Doubts, and fears, and demons in your mind are a part of grieving. They will subside with time. Knowing that doesn't make it any easier to deal with them and the pain they bring.
Days are pretty good, mostly. The worst time is evening when I would tuck Margret into bed, give her a hug and a kiss and talk about what we had planned for the next day.
In the daytime, I am not bothered by doubts about what I did and did not do while Margret was at the hospital. I did my best. I acknowledge that I am only human, and not infallible. But when I close my eyes for sleep, some contrary part of my mind throws up images from those days, and asks me, "Are you sure? Are you really sure? Might it have been better if...?"
One of the images is walking back into Margret's room into a flurry of masked and gowned activity, and seeing Margret in bed, with a nosebleed, looking absolutely terrified, the flow of the oxygen around the nasal cannula making drops of blood fly. I went right to her, ducking around and under busy people, took her hand, told her "Mommy's here!" and comforted her as best I could. When I had gone off for breakfast, all was quiet. That contrary part of my mind thinks I should have been in her room holding her hand at the start of the nosebleed, comforting her.
I know perfectly well that I had to take care of myself, eat, sleep, take breaks, or I would be no good to Margret. No blame attaches to me... for any of it... but that insidious little part asks if I really needed to talk so long on the cel after eating? Would I have made a difference if I had been back sooner? Would Margret have been less terrified? I don't know. What happened, happened. I have to learn to live with it, and not pick myself apart over things I cannot change.
Another image, one I've come to terms with, is Margret's wide eyes above the nasal pillow mask, and her saying, "Please let me go!" I asked her where she wanted to go, and she answered, "I want to go home." I responded by saying we would go home when she was better. It struck me at the time that she wanted to die and go to heaven, but I didn't want to be hearing that. Later the same day she said, "I want to go," and when I asked "where?" she pointed towards the ceiling and said, "Up" Would it have been better to let her go right then? No. the doctors were hoping a few more days would allow the virus to burn out and let her body begin to heal. No family were there right then but she and I, and C, for one, would be seriously unhappy not to be present. During the day, awake, I could accept my decisions and the way events played out. In the dark of the nights, asleep, the accusing demons in my mind threw this one up again and again, and would not let me go.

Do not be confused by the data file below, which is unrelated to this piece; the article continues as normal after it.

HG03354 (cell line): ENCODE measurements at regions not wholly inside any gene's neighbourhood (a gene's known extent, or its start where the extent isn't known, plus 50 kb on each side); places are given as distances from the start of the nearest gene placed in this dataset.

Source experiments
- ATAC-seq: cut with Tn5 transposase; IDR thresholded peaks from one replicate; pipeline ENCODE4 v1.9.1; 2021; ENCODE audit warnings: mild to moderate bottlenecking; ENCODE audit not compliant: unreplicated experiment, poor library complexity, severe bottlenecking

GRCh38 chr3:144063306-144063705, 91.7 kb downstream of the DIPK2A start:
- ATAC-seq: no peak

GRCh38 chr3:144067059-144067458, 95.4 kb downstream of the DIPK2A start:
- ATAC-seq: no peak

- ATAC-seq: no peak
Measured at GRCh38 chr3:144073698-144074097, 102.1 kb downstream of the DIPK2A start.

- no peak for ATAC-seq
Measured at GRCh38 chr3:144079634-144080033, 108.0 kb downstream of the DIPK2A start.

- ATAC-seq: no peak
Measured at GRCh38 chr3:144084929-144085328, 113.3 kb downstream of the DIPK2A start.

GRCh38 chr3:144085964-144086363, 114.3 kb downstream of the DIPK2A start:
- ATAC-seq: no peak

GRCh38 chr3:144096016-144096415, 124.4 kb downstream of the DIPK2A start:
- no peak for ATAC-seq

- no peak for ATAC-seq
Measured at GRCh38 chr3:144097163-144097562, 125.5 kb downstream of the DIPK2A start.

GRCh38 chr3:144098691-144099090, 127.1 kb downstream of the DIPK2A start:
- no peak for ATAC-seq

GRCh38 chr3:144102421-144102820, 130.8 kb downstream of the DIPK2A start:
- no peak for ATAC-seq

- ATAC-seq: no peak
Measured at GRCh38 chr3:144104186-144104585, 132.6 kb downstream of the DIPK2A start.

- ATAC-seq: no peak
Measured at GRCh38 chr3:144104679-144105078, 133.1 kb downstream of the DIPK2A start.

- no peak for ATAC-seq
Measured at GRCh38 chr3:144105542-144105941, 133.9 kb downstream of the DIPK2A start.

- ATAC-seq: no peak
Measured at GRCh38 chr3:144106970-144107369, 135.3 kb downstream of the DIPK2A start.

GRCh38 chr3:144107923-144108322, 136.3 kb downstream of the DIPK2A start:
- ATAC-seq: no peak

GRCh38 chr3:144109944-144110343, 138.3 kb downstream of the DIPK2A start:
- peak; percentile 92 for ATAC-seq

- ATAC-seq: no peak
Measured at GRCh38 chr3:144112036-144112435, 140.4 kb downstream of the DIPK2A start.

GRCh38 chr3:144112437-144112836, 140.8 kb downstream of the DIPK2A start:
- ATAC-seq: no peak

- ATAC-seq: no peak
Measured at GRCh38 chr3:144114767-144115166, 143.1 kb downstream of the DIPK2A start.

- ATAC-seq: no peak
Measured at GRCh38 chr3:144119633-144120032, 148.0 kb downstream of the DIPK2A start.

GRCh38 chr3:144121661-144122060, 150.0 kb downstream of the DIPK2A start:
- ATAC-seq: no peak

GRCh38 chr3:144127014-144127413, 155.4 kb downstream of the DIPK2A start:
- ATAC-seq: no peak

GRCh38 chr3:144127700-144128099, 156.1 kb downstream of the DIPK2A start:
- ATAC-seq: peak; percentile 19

The final time, I got up, weeping, went and sat in Margret's bedroom, on the edge of her bed, and talked to her as if it were bedtime and we were chatting as I tucked her in. I said I was sorry she had to be so uncomfortable, but wasn't she glad to have seen D again? and to have held the new baby? I told her that D would have been devastated to miss seeing her alive one last time. D has regrets already, she doesn't need any more. I said, "Please understand that I was afraid. For both of us. I wasn't ready to let you go." Then I went back to bed, and fell asleep, with no more scary images that night.
Margret wanted a hot pink robe she saw in the Bath & Bodyworks Catalog last Christmas, and my husband bought it for her. She offered "I'll share it with you, Mom" and I think I'll take her up on that offer now. Snuggling into the robe reminds me of her generosity, her warmth, her thoughtfulness. Happy memories, weapons to slay the demons in my mind.